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The Forum > Article Comments > Precarious, unsafe and socially inadequate > Comments

Precarious, unsafe and socially inadequate : Comments

By John Tomlinson, published 23/2/2017

What do we want, precarious, unsafe and socially inadequate employment, poverty, categorical- means-tested welfare and downward envy or a universal basic income?

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A universal basic income to replace medicare, social security and education is a fabulous idea. It just needs to be gauged around housing and land area, so if a man is unemployed he has enough land to provide his own food and water, etc.
Posted by progressive pat, Thursday, 23 February 2017 9:47:47 AM
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Hi Pat,

Yes, if the only people who worked were those with some sort of pathological craving, some obsession, with doing something, then the rest of us could live off the taxes they would be required to pay. Sweet ! So how much would you like fortnightly for the rest of your life ?

But you raise the spectre of effort, when you write that '...... if a man is unemployed he has enough land to provide his own food and water, etc.'

You need to realise that such a proviso sort of defeats the purpose of a workless life, don't you think ?

Seriously, contra Tomlinson, ways have to be found for every able-bodied person to be gainfully employed, or generating their own income from utilising their skills some other way. One section of society having to carry another, has never really worked equitably anywhere, and it usually is disastrous for the non-workers if they had to fill in another eight or ten hours every day with some sort of activity.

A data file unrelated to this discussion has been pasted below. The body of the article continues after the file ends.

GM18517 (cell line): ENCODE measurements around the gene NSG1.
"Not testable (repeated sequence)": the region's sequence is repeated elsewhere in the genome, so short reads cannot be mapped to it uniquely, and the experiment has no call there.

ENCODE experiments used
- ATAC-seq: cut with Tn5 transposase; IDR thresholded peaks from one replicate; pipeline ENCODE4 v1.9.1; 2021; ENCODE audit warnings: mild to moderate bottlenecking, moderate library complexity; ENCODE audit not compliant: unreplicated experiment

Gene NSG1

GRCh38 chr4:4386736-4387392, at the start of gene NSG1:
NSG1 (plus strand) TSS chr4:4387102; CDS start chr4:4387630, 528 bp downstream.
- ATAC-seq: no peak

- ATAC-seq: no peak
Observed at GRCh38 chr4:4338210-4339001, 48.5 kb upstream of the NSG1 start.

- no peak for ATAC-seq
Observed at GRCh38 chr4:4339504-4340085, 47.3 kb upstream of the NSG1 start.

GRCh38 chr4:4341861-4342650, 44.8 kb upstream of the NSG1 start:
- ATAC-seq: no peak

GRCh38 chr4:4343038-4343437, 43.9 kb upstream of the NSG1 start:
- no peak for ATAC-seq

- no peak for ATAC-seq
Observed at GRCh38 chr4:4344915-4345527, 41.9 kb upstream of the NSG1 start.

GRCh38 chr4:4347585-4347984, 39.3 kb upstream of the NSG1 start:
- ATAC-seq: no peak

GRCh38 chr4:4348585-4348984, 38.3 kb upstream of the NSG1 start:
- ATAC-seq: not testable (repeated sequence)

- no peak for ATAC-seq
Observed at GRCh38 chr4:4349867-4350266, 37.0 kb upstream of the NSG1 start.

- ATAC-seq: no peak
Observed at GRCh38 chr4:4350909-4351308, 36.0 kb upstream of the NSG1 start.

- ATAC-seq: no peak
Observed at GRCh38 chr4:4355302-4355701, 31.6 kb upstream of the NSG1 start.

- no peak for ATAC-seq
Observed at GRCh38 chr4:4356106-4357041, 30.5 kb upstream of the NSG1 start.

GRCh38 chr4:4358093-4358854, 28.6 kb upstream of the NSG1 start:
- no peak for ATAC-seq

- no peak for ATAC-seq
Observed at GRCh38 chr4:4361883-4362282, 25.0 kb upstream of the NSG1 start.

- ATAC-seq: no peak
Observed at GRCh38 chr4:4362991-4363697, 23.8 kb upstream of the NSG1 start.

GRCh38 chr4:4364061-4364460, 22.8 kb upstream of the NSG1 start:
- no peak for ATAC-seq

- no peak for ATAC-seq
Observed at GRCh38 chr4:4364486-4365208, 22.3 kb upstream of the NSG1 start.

It would be great if someone with courage did some extensive research comparing the experiences of, say, a hundred workers, and a hundred non-workers, in germs of their role-modelling effect on the education of their kids, on their health, levels of domestic violence, use of grog and drugs, level of involvement with petty crime, etc. Perhaps also, in the long-term, on their life-expectancy, morbidity and hospitalisation, dependence on pharmaceuticals, etc. Do you reckon their would be measurable differences, and in which direction - would workers suffer the negative effects of work, if there were any, OR would the non-workers suffer more from the effects of idleness ? But of course for a shorter time, since their life expectancy would be so much shorter ?

But of course, we don't need to take valuable time doing some longitudinal research - we have a real-life human experiment before our eyes: remote Aboriginal communities, versus, say, urban, working Aboriginal populations in, let's say, Sydney. That would control for much of the 'Aboriginal' factor. What do you reckon you might find ?
Posted by Loudmouth, Thursday, 23 February 2017 10:15:54 AM
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A UBI is a bit like cutting company tax rates: it is an extremely expensive way of meeting an objective that could more easily be met by much cheaper means.

It also runs the risk of encouraging more people to give up finding work, so reducing the number of people who are paying for it and thus increasing the burden on the rest.

You acknowledge it's "one of many alternatives" so why are you so obsessed with that one rather than the others?
Posted by Aidan, Thursday, 23 February 2017 10:20:11 AM
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Ho hum, more economic illiteracy from the infantile squalling retards of the left.